Creating new entrepreneurial opportunities with mobile devicesQualcomm’s Wireless Reach initiative, Grameen Foundation, Ruma and Bakrie Telecom have accepted the Global Telecoms Business Innovation Award for the Application Laboratory (AppLab) project. The award was given in recognition of innovative projects in the telecom industry that make a difference to the communications sector. AppLab delivers new products, information services and business opportunities tailored to the needs of the poor and poorest, and in ways that are specifically designed to increase their income. This program builds off of the Mobile Microfranchising project, which, as of November 2011, has recruited more than 9,250 Ruma Entrepreneurs and serves approximately 1 million unique customers. The Mobile Microfranchising project creates sustainable businesses by offering a prepackaged kit that includes a mobile phone with a microfinance loan that allows entrepreneurs to resell “airtime minutes” to neighbors: an estimated 47 percent of entrepreneurs who stay in the portfolio for more than four months have moved above the poverty line, and 100 percent are profitable.



Demonstrating the effectiveness of smartphones in learning

Demonstrating the effectiveness of smartphones in learningThe 3G Smartphone Digital Textbook project provides 500 smartphones loaded with educational content to students at Renaissance Academy—a private correspondence high school in Daigo-cho, Ibaraki. Students are also able to download educational applications and take lessons or tests anytime and anywhere. Offering smartphone-based courses is expected to help increase the rate of students completing programs while staying interested in learning. Having ubiquitous access to educational materials gives students an opportunity to study, catch up with lessons and take tests outside the hours of a typical school day. This flexibility is expected to help students as they work to obtain a diploma, which will help them secure a steady job.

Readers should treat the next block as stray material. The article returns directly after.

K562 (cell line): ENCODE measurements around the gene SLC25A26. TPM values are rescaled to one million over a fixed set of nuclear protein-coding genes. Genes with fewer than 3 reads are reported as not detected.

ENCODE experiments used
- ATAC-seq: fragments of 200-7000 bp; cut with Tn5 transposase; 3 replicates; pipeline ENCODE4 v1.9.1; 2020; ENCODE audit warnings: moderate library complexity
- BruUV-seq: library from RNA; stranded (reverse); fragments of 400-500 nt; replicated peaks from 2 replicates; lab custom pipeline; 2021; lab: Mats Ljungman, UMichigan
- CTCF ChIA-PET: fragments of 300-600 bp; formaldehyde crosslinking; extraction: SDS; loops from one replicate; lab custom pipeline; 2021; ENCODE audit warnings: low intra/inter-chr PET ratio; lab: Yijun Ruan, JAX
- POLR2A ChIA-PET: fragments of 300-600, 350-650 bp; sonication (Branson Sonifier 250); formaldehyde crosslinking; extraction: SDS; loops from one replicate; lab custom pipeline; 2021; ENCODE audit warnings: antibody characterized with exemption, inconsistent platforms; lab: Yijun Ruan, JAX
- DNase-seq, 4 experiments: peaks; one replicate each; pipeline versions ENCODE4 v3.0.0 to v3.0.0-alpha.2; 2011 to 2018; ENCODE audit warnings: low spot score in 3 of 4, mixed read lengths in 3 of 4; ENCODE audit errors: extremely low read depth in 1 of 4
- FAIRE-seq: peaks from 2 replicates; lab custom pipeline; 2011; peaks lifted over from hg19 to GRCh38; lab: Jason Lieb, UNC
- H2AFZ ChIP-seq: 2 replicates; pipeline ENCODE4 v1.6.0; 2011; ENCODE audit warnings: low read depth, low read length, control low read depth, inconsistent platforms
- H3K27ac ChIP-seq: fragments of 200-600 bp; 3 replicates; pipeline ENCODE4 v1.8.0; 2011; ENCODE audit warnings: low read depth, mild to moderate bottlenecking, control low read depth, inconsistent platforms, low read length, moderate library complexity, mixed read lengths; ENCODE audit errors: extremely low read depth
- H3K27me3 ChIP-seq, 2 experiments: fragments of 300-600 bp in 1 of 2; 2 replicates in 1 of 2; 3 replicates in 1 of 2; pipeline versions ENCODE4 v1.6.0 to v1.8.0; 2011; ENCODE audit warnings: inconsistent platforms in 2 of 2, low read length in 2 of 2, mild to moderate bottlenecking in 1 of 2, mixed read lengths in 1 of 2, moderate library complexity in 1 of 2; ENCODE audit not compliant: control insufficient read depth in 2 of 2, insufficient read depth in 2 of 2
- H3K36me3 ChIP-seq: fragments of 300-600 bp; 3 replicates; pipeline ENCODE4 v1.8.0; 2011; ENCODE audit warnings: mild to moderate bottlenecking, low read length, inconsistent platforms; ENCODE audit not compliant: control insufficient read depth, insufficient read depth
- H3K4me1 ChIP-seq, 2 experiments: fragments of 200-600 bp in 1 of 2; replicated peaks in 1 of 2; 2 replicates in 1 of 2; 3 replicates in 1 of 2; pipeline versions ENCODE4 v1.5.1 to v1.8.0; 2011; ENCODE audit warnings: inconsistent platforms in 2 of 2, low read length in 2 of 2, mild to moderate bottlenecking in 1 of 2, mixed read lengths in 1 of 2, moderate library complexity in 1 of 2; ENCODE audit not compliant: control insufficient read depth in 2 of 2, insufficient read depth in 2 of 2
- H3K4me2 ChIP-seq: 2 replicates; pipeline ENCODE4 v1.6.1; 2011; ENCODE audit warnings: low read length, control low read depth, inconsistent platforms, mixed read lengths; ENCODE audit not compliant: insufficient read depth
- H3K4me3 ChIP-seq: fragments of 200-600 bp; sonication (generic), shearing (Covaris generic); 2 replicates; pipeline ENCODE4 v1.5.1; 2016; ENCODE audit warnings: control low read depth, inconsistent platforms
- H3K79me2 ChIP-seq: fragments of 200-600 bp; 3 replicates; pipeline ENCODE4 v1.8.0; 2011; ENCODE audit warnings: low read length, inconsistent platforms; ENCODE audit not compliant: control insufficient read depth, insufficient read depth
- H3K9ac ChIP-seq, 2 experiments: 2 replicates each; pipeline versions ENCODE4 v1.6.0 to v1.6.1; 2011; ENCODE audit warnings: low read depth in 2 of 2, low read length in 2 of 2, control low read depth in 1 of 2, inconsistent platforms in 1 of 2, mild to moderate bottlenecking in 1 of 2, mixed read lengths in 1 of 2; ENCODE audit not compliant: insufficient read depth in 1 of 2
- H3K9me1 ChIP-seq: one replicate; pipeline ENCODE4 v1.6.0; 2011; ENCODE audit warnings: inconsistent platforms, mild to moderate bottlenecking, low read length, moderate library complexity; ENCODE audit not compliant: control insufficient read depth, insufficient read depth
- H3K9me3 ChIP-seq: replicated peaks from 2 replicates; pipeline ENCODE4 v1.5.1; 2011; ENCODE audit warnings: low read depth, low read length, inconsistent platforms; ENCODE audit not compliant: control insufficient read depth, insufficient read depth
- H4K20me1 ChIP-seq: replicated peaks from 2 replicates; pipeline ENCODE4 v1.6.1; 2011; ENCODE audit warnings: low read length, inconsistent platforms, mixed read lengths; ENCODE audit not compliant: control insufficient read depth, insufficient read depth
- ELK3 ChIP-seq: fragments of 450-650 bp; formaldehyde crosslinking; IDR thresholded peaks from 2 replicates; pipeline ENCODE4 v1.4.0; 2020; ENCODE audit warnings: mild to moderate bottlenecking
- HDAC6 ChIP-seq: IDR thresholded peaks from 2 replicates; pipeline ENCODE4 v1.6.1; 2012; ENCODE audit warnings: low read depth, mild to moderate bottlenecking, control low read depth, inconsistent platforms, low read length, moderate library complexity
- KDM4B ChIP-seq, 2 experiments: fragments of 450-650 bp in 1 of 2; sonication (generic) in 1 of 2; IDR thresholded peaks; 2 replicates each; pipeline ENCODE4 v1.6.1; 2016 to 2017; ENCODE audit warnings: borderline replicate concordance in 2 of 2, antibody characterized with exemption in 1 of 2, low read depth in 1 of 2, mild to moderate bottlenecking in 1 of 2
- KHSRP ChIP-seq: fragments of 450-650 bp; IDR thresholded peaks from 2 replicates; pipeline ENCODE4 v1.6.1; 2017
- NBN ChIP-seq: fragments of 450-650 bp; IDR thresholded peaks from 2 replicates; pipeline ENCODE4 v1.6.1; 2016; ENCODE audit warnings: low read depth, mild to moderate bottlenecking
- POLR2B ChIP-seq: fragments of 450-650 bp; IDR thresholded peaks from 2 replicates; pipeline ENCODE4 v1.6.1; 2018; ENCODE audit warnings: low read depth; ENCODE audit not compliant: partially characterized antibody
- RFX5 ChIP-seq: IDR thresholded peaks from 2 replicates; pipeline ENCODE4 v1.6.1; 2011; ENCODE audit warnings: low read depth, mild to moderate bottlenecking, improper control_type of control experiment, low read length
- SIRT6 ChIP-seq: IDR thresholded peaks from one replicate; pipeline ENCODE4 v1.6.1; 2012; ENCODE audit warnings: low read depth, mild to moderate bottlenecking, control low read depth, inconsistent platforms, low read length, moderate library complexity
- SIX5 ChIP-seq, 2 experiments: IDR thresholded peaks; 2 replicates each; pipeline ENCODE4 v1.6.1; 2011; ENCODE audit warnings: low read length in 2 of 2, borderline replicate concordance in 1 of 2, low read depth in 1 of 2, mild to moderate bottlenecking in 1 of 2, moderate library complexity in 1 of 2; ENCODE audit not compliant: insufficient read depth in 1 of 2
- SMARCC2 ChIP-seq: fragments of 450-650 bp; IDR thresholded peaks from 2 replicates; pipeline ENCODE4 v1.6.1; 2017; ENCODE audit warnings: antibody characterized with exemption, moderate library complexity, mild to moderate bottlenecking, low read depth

1International Telecommunications Union.

2Figure 3.1: Growth Effects of ICT, Christine Zhen-Wei Quang and Garlo M. Rossotto with Kaoru Kimura, “Economic Impacts of Broadband” in Information and Communications for Development 2009–Extending Reach and Increasing Impact (World Bank, 2009).


4World Health Organization, “Rethinking ‘Diseases of Affluence’: The Economic Impact of Chronic Diseases,” 2005.

5China CVD Report 2010, published by China National Center for Cardiovascular Diseases under the administration of the Ministry of Health.

6Gurgaon is a typical city center that sees continued economic activity but worsening poverty, resulting in increased disparities within a close geographic area.